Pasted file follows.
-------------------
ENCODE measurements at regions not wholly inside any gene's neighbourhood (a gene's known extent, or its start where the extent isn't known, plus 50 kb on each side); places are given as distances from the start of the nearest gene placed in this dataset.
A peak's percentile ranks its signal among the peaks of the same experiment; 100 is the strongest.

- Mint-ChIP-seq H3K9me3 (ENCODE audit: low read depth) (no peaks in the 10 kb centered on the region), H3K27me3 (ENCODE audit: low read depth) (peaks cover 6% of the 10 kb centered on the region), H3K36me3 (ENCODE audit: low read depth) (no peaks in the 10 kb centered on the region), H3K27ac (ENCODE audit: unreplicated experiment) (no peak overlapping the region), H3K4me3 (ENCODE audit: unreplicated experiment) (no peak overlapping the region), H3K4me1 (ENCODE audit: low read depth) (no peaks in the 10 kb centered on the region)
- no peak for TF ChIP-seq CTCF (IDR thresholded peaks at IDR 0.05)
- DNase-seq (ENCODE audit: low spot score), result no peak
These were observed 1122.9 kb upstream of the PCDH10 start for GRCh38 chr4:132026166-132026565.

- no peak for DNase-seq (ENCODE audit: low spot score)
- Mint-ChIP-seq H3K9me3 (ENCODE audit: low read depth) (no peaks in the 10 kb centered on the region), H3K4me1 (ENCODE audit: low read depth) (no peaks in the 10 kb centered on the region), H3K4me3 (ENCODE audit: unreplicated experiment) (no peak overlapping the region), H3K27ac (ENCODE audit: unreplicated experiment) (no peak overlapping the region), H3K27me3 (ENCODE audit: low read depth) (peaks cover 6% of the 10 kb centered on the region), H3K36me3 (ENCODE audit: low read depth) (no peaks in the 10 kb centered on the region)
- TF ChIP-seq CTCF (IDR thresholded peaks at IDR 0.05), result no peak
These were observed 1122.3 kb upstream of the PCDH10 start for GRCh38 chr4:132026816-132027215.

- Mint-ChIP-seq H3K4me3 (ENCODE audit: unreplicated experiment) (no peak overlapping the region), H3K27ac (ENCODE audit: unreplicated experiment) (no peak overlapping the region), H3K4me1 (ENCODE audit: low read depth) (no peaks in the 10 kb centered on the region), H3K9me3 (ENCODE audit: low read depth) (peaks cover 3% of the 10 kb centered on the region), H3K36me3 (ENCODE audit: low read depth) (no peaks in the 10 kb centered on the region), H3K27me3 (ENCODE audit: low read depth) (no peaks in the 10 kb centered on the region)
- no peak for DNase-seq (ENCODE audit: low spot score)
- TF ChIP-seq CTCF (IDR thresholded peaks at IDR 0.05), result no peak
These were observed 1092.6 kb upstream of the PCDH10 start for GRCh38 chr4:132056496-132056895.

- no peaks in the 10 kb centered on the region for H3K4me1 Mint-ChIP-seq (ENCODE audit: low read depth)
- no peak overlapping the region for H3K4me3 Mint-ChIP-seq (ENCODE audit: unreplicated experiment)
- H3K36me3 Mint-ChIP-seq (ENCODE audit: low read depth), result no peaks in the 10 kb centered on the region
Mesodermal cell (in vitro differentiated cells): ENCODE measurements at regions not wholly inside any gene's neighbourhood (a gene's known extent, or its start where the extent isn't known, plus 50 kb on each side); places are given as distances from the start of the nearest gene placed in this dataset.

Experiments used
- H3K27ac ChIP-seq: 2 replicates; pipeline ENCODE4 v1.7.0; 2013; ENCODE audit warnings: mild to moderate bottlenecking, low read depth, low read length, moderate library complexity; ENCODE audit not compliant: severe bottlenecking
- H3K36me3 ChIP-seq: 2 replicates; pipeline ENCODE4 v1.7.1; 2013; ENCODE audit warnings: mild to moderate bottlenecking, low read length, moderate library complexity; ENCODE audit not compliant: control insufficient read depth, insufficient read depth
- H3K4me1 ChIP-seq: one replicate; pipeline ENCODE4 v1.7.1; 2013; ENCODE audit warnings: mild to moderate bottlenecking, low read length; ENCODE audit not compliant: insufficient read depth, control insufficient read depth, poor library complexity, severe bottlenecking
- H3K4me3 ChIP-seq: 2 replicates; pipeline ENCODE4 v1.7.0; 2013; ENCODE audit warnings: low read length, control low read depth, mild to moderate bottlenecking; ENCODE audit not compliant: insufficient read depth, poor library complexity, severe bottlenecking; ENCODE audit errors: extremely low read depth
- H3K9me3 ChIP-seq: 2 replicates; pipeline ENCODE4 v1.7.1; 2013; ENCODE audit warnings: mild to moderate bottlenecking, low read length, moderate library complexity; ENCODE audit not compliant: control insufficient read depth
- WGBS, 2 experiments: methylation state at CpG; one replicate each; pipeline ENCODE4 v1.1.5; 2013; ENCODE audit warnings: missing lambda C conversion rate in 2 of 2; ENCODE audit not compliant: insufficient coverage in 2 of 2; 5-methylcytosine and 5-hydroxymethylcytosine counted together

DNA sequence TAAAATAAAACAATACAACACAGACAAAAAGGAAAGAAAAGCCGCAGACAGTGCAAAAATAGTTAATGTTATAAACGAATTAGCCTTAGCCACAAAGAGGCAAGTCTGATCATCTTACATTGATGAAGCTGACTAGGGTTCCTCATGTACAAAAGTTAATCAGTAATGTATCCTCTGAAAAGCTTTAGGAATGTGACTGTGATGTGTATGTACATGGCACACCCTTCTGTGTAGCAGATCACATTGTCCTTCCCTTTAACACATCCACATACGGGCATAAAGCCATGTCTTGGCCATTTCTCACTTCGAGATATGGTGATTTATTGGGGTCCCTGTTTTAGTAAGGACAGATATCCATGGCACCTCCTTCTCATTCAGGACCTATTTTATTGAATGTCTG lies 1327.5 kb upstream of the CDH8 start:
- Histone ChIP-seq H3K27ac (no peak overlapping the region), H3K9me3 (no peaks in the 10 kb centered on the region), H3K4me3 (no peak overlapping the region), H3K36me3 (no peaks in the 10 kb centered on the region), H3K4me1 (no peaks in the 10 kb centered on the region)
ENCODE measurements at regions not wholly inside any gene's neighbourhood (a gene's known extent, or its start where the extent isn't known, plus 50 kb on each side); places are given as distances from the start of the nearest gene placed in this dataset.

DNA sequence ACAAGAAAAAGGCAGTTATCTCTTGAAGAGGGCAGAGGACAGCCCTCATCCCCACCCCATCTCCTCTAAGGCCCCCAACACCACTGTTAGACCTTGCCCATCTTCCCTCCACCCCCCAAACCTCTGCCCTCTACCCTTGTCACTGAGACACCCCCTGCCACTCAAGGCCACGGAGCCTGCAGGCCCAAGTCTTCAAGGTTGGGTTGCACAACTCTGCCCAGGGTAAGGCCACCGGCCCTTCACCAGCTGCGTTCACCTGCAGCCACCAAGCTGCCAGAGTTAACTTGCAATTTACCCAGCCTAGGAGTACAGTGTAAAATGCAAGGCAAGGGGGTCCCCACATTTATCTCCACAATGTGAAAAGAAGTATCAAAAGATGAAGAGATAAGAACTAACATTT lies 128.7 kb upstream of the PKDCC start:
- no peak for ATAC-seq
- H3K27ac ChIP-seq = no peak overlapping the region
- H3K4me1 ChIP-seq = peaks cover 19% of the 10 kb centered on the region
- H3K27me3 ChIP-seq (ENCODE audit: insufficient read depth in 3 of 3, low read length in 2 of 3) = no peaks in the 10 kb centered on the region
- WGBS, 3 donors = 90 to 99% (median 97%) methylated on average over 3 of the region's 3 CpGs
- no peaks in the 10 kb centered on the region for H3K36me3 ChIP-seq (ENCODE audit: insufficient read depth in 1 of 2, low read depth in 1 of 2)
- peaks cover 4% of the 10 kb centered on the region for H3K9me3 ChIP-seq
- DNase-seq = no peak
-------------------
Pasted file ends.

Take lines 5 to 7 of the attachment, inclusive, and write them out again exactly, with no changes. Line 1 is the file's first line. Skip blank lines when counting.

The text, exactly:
- DNase-seq (ENCODE audit: low spot score), result no peak
These were observed 1122.9 kb upstream of the PCDH10 start for GRCh38 chr4:132026166-132026565.

- no peak for DNase-seq (ENCODE audit: low spot score)